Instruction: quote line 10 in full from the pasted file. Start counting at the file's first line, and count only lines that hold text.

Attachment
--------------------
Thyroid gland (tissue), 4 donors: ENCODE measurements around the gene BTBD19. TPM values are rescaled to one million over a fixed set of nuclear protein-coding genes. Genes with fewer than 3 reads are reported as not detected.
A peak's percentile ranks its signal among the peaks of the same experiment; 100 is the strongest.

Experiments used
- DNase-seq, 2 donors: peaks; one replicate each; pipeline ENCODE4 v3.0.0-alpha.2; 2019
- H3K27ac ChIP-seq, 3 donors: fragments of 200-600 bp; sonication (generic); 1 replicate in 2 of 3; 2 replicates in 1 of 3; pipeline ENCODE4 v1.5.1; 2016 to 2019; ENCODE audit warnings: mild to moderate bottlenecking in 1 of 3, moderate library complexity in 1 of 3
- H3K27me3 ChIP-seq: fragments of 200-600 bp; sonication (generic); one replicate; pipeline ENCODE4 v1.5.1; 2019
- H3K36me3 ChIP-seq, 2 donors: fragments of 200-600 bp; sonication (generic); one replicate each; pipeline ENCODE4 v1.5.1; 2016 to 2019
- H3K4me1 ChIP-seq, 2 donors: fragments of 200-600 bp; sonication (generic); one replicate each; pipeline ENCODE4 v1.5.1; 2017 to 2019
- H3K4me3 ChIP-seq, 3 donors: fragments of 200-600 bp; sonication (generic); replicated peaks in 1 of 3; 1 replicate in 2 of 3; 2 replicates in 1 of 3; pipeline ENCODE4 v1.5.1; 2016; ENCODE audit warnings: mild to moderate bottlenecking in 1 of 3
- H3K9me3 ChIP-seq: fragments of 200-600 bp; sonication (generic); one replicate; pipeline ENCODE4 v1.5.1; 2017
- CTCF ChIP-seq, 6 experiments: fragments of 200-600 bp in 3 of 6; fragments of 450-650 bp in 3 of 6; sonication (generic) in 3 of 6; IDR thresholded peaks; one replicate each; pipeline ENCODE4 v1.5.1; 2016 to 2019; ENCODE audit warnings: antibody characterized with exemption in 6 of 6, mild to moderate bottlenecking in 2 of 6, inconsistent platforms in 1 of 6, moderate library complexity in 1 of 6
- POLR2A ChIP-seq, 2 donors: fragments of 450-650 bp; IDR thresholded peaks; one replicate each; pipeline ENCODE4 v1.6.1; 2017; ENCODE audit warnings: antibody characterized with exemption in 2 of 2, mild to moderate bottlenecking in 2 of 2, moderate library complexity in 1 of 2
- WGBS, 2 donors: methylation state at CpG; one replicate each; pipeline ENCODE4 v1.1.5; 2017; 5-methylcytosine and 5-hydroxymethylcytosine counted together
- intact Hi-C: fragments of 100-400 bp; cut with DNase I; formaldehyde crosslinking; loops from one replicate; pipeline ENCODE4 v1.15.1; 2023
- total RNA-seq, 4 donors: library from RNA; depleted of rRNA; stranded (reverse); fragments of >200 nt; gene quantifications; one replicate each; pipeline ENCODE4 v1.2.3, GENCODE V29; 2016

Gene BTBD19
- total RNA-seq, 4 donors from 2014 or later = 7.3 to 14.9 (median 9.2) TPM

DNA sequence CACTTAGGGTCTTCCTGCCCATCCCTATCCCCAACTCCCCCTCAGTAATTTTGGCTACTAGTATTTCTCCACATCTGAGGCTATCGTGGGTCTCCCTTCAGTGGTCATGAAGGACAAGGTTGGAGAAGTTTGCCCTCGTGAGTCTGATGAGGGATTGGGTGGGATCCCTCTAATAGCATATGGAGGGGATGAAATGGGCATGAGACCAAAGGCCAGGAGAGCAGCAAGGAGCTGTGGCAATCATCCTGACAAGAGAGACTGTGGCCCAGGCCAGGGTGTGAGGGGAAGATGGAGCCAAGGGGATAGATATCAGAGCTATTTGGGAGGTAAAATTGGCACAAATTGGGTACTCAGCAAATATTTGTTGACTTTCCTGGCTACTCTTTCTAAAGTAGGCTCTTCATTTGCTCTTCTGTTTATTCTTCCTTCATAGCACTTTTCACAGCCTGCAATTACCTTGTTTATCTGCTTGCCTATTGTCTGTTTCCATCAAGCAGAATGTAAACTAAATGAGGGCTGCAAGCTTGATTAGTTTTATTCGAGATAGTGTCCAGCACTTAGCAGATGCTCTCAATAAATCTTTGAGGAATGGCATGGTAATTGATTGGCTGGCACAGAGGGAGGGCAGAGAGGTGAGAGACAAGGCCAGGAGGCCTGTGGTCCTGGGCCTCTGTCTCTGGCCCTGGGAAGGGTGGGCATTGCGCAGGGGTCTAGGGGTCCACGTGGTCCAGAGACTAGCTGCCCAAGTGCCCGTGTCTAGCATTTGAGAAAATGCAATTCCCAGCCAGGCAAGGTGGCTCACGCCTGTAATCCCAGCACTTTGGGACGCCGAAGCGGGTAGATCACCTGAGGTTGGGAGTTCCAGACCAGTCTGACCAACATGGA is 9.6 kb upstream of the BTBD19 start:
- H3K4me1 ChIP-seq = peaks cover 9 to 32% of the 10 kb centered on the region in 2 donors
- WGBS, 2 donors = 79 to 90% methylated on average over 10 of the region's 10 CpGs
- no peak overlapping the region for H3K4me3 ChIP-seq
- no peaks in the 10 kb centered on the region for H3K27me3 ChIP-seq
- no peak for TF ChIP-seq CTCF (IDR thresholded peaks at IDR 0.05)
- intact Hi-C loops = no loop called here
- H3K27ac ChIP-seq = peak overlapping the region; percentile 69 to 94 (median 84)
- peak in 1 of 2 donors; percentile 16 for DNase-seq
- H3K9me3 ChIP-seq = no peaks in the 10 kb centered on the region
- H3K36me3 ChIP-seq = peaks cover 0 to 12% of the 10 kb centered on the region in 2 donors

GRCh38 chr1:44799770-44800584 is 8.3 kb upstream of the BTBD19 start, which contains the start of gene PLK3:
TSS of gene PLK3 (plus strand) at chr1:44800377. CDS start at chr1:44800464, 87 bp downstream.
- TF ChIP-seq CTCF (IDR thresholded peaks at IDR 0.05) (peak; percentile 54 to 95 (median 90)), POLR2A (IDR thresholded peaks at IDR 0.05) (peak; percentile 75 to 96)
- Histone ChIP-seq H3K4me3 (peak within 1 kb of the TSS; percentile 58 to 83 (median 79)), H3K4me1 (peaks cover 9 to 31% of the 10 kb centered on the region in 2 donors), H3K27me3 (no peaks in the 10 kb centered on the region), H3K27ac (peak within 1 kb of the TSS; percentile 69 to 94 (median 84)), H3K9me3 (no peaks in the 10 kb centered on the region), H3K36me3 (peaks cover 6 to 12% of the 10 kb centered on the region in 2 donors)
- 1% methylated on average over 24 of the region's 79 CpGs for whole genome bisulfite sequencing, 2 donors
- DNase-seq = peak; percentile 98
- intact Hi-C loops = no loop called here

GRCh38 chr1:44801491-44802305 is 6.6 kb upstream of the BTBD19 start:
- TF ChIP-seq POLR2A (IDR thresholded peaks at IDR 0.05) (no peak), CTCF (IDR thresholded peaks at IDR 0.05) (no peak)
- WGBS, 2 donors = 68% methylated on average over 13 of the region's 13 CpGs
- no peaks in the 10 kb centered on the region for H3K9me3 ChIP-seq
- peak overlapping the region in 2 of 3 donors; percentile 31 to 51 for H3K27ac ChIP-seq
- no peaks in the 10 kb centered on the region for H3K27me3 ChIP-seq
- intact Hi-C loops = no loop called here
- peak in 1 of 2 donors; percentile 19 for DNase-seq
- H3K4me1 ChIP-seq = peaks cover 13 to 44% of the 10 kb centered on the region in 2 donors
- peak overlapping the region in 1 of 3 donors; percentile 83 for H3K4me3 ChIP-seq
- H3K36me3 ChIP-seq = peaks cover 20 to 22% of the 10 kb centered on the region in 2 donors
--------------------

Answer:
- H3K9me3 ChIP-seq: fragments of 200-600 bp; sonication (generic); one replicate; pipeline ENCODE4 v1.5.1; 2017